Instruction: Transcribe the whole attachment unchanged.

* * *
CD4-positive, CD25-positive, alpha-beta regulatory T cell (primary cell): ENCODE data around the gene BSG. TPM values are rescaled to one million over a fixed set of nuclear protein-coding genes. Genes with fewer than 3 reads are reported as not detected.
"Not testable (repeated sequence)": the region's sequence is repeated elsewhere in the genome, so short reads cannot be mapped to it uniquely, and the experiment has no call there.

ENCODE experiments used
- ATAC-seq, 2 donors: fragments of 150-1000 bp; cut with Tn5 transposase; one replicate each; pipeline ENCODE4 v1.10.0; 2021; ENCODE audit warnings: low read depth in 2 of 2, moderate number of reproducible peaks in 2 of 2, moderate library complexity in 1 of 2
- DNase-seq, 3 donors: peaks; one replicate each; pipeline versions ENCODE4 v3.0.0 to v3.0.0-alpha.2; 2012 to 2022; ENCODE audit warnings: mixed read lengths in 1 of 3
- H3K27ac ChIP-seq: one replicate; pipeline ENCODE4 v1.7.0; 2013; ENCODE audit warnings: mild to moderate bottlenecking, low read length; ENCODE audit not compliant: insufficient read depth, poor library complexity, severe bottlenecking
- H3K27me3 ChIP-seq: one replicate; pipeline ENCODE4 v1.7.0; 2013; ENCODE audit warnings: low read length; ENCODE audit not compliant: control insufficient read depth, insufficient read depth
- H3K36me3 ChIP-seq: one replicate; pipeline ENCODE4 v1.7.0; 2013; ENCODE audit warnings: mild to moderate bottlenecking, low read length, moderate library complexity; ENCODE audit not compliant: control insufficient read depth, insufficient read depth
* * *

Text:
CD4-positive, CD25-positive, alpha-beta regulatory T cell (primary cell): ENCODE data around the gene BSG. TPM values are rescaled to one million over a fixed set of nuclear protein-coding genes. Genes with fewer than 3 reads are reported as not detected.
"Not testable (repeated sequence)": the region's sequence is repeated elsewhere in the genome, so short reads cannot be mapped to it uniquely, and the experiment has no call there.

ENCODE experiments used
- ATAC-seq, 2 donors: fragments of 150-1000 bp; cut with Tn5 transposase; one replicate each; pipeline ENCODE4 v1.10.0; 2021; ENCODE audit warnings: low read depth in 2 of 2, moderate number of reproducible peaks in 2 of 2, moderate library complexity in 1 of 2
- DNase-seq, 3 donors: peaks; one replicate each; pipeline versions ENCODE4 v3.0.0 to v3.0.0-alpha.2; 2012 to 2022; ENCODE audit warnings: mixed read lengths in 1 of 3
- H3K27ac ChIP-seq: one replicate; pipeline ENCODE4 v1.7.0; 2013; ENCODE audit warnings: mild to moderate bottlenecking, low read length; ENCODE audit not compliant: insufficient read depth, poor library complexity, severe bottlenecking
- H3K27me3 ChIP-seq: one replicate; pipeline ENCODE4 v1.7.0; 2013; ENCODE audit warnings: low read length; ENCODE audit not compliant: control insufficient read depth, insufficient read depth
- H3K36me3 ChIP-seq: one replicate; pipeline ENCODE4 v1.7.0; 2013; ENCODE audit warnings: mild to moderate bottlenecking, low read length, moderate library complexity; ENCODE audit not compliant: control insufficient read depth, insufficient read depth